cover image David Foster Wallace and “The Long Thing”: New Essays on the Novels

David Foster Wallace and “The Long Thing”: New Essays on the Novels

Edited by Marshall Boswell. Bloomsbury, $29.95 trade paper (256p) ISBN 978-1-6289-2453-4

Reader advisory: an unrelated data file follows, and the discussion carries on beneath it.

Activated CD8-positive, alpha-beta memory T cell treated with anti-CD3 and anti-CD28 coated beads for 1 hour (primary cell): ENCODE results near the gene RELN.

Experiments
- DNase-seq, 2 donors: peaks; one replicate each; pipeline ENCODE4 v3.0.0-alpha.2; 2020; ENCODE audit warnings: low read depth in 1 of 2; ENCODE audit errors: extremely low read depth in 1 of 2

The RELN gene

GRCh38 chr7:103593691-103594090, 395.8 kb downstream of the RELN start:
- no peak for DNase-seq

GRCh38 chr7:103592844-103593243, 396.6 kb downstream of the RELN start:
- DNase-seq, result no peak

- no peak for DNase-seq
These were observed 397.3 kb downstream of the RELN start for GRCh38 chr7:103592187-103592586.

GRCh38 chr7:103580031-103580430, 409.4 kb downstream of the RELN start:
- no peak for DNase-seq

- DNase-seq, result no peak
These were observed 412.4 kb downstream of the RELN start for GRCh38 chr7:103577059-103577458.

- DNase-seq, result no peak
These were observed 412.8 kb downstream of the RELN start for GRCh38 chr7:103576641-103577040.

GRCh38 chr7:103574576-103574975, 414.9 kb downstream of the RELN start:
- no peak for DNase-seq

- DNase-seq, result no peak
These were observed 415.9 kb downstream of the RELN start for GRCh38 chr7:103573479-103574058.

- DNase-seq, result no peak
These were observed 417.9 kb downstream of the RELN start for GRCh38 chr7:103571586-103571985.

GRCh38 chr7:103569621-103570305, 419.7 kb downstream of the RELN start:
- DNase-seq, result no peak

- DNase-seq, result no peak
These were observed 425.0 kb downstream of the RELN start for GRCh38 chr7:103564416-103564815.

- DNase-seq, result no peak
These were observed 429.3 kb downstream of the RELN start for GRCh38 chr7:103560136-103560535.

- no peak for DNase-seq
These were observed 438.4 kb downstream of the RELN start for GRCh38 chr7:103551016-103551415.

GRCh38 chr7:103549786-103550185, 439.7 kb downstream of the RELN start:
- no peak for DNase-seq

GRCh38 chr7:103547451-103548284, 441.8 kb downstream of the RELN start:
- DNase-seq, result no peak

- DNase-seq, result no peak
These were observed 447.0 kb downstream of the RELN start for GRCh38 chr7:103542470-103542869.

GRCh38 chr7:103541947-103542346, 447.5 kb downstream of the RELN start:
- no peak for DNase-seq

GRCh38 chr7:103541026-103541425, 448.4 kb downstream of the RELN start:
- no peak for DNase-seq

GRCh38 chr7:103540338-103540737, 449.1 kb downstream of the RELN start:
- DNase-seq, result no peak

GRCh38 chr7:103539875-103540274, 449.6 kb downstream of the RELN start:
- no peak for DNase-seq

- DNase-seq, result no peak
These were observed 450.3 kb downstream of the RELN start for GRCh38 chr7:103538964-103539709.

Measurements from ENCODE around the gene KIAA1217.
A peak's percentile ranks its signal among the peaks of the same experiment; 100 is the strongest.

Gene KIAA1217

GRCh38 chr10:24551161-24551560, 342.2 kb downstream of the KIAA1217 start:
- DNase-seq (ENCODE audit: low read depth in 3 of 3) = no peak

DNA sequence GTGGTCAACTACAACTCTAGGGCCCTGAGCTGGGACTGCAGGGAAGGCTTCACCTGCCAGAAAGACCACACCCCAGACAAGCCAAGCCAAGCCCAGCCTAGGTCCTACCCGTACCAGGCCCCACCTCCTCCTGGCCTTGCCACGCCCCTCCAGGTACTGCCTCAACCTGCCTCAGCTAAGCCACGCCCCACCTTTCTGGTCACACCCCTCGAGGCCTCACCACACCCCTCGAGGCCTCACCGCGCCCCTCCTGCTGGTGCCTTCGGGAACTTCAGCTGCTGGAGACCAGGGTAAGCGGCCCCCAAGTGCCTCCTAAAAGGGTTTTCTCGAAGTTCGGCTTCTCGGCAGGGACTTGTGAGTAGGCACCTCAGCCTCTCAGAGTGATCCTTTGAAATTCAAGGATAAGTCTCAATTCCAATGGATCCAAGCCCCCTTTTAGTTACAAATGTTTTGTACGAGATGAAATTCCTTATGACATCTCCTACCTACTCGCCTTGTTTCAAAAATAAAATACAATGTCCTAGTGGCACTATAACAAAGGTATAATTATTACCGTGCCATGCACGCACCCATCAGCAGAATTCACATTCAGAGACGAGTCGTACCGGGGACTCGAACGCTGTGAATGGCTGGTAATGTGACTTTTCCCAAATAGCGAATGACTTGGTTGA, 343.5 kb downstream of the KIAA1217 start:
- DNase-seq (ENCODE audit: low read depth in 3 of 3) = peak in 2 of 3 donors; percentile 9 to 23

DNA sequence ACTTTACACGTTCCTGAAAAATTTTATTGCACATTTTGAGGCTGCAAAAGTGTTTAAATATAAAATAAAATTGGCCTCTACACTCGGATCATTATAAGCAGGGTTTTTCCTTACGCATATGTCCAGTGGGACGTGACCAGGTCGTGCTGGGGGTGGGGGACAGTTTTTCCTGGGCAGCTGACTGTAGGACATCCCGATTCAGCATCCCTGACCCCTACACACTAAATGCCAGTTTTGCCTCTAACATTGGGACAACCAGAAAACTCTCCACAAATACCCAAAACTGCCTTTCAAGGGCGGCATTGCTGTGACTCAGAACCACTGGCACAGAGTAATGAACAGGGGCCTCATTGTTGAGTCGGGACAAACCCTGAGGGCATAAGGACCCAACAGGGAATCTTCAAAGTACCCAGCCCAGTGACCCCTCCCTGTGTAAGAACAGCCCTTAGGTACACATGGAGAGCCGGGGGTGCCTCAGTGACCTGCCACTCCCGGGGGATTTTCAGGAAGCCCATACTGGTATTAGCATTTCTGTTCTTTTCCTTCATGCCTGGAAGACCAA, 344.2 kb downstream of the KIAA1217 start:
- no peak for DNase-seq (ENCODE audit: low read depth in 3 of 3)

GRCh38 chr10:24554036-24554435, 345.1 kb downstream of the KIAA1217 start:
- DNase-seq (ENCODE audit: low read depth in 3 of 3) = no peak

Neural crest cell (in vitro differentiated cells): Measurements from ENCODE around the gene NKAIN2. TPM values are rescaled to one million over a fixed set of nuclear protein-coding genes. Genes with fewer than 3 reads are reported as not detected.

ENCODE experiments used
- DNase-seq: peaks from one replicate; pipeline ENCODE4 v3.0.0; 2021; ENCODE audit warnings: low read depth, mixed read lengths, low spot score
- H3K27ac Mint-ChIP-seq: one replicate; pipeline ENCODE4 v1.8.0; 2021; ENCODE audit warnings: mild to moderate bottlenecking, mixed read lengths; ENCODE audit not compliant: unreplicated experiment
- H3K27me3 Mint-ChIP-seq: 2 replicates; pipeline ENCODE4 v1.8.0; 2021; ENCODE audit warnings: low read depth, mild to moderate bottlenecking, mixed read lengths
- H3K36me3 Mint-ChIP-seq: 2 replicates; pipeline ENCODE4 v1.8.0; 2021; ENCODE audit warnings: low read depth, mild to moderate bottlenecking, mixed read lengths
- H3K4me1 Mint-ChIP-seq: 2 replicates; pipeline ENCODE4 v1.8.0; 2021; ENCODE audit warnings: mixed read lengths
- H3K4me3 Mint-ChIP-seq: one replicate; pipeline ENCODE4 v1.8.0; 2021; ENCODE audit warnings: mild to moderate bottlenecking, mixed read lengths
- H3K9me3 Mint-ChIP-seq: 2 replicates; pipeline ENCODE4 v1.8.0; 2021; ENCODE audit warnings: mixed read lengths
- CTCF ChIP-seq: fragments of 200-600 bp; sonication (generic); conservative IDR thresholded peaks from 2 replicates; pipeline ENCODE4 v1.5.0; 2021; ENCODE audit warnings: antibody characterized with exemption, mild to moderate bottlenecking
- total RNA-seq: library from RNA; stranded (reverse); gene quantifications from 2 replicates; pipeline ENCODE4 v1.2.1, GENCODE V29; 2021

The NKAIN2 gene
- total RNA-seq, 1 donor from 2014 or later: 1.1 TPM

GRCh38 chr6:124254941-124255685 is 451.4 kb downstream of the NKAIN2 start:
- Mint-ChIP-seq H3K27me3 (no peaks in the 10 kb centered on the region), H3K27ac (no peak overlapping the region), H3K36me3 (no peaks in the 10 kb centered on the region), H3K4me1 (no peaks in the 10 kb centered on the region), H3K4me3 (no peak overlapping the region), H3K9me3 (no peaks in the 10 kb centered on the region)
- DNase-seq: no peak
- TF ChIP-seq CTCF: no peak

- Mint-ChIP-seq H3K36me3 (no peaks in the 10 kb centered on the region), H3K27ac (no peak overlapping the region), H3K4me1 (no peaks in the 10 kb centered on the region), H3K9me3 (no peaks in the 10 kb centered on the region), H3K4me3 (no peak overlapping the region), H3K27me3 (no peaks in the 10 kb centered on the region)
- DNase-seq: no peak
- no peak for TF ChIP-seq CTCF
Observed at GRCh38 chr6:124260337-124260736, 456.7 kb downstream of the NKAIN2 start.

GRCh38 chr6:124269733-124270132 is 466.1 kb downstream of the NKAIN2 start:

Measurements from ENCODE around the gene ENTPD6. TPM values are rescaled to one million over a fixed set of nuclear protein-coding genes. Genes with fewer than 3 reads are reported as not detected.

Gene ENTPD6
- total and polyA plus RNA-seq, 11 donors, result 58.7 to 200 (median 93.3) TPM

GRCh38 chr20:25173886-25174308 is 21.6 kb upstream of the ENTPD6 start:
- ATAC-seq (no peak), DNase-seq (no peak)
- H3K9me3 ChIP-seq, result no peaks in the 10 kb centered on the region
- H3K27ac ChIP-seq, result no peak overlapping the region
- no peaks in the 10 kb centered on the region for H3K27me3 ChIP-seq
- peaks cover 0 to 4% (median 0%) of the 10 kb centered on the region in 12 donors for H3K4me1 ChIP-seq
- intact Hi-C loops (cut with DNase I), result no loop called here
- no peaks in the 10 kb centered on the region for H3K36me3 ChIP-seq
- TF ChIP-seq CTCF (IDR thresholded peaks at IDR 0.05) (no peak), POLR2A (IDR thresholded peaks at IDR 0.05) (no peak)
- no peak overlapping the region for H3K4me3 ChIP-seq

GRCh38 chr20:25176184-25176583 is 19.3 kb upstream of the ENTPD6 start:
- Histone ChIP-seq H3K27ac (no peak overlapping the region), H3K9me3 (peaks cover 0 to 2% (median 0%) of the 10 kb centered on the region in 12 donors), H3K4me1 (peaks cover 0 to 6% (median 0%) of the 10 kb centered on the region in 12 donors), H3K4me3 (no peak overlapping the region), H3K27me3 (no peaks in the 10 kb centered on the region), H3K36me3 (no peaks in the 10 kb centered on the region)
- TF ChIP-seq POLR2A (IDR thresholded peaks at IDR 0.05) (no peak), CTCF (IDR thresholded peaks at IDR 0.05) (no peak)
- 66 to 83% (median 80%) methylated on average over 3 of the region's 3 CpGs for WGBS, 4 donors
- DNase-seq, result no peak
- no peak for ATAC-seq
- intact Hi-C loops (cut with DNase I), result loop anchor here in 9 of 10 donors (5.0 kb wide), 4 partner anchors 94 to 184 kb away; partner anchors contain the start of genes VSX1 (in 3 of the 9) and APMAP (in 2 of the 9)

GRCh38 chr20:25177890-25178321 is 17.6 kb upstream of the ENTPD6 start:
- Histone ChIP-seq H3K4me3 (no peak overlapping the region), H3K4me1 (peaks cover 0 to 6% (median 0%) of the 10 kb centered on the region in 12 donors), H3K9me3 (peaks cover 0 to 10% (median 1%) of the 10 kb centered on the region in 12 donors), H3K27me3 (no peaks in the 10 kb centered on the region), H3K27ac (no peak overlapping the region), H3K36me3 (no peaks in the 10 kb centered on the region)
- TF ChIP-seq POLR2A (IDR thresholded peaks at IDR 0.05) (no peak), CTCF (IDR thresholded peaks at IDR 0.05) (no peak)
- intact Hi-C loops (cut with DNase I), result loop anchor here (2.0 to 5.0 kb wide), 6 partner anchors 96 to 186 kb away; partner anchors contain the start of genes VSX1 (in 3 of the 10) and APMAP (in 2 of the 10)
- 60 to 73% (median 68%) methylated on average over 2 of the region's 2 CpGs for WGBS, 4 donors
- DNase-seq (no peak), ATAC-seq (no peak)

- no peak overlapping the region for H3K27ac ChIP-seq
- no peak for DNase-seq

Collecting essays that originally appeared in two special issues of Studies in the Novel, this volume from editor Boswell (Understanding David Foster Wallace) showcases scholarly writing on Wallace’s (1962–2008) three novels: The Broom of the System, Infinite Jest, and The Pale King. Boswell divides the book into sections on the novels themselves along with a chapter titled “Wallace as Novelist.” The collection is weighted somewhat toward The Pale King, the author’s posthumously published, unfinished “long thing,” but offers a good mix of essays on all three books. Adam Kelly examines Wallace’s career as a whole and argues convincingly the he should be considered a “novelist of ideas.” Ralph Clare shows how Wallace uses the theme of boredom in The Pale King with great complexity, and Philip Sayers’s work on “representing entertainment” in Infinite Jest will also be important to the emerging field of Wallace studies. Although most essays are accessible and straightforward, the contributors occasionally indulge in jargon (“the Free Indirect Wraith Model,” “heteroglossic space”). Several chapters shed light on Wallace’s political philosophy and how The Pale King, in particular, “wrestles directly with matters of real world politics.” The book succeeds because the essays are not only substantial and provocative, but also because they are, like Wallace’s novels, in conversation with each other. It will lead the conversation about Wallace in exciting new directions. (July)